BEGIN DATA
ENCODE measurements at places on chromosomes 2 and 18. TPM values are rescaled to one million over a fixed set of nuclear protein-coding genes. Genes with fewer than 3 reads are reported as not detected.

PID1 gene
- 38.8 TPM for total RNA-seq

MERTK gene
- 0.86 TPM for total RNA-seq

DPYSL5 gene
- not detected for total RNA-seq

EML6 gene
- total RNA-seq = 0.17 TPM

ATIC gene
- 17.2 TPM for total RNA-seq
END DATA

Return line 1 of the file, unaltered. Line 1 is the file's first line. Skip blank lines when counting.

ENCODE measurements at places on chromosomes 2 and 18. TPM values are rescaled to one million over a fixed set of nuclear protein-coding genes. Genes with fewer than 3 reads are reported as not detected.